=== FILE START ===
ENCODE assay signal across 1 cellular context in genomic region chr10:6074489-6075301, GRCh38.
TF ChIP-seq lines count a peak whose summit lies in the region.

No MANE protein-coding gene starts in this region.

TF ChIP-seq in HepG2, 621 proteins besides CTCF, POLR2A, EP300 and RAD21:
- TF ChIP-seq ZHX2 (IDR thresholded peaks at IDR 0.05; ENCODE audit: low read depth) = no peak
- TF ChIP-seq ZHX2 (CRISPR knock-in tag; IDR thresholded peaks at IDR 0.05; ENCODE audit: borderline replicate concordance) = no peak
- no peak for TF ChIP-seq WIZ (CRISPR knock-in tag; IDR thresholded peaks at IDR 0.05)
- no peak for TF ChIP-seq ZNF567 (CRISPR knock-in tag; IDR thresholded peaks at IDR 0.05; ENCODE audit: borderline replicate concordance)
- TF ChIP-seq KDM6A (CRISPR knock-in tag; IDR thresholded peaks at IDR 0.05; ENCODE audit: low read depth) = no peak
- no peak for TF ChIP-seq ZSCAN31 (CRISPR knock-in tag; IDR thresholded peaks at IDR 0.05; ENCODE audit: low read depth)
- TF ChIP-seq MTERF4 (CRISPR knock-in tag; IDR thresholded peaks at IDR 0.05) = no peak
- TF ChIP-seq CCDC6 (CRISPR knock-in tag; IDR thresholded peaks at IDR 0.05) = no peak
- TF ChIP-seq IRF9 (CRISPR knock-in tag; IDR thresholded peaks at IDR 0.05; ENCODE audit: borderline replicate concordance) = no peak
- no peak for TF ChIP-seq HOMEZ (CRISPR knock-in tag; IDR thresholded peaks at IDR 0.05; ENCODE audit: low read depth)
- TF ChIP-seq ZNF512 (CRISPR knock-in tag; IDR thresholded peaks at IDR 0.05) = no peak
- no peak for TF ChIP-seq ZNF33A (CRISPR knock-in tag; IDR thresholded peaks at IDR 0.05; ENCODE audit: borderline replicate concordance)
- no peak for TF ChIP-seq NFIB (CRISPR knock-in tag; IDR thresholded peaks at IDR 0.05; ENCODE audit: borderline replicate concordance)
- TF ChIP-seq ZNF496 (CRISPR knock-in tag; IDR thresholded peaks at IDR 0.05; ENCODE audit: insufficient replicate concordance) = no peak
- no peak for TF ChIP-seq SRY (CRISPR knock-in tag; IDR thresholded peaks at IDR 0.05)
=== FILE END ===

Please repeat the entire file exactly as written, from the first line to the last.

ENCODE assay signal across 1 cellular context in genomic region chr10:6074489-6075301, GRCh38.
TF ChIP-seq lines count a peak whose summit lies in the region.

No MANE protein-coding gene starts in this region.

TF ChIP-seq in HepG2, 621 proteins besides CTCF, POLR2A, EP300 and RAD21:
- TF ChIP-seq ZHX2 (IDR thresholded peaks at IDR 0.05; ENCODE audit: low read depth) = no peak
- TF ChIP-seq ZHX2 (CRISPR knock-in tag; IDR thresholded peaks at IDR 0.05; ENCODE audit: borderline replicate concordance) = no peak
- no peak for TF ChIP-seq WIZ (CRISPR knock-in tag; IDR thresholded peaks at IDR 0.05)
- no peak for TF ChIP-seq ZNF567 (CRISPR knock-in tag; IDR thresholded peaks at IDR 0.05; ENCODE audit: borderline replicate concordance)
- TF ChIP-seq KDM6A (CRISPR knock-in tag; IDR thresholded peaks at IDR 0.05; ENCODE audit: low read depth) = no peak
- no peak for TF ChIP-seq ZSCAN31 (CRISPR knock-in tag; IDR thresholded peaks at IDR 0.05; ENCODE audit: low read depth)
- TF ChIP-seq MTERF4 (CRISPR knock-in tag; IDR thresholded peaks at IDR 0.05) = no peak
- TF ChIP-seq CCDC6 (CRISPR knock-in tag; IDR thresholded peaks at IDR 0.05) = no peak
- TF ChIP-seq IRF9 (CRISPR knock-in tag; IDR thresholded peaks at IDR 0.05; ENCODE audit: borderline replicate concordance) = no peak
- no peak for TF ChIP-seq HOMEZ (CRISPR knock-in tag; IDR thresholded peaks at IDR 0.05; ENCODE audit: low read depth)
- TF ChIP-seq ZNF512 (CRISPR knock-in tag; IDR thresholded peaks at IDR 0.05) = no peak
- no peak for TF ChIP-seq ZNF33A (CRISPR knock-in tag; IDR thresholded peaks at IDR 0.05; ENCODE audit: borderline replicate concordance)
- no peak for TF ChIP-seq NFIB (CRISPR knock-in tag; IDR thresholded peaks at IDR 0.05; ENCODE audit: borderline replicate concordance)
- TF ChIP-seq ZNF496 (CRISPR knock-in tag; IDR thresholded peaks at IDR 0.05; ENCODE audit: insufficient replicate concordance) = no peak
- no peak for TF ChIP-seq SRY (CRISPR knock-in tag; IDR thresholded peaks at IDR 0.05)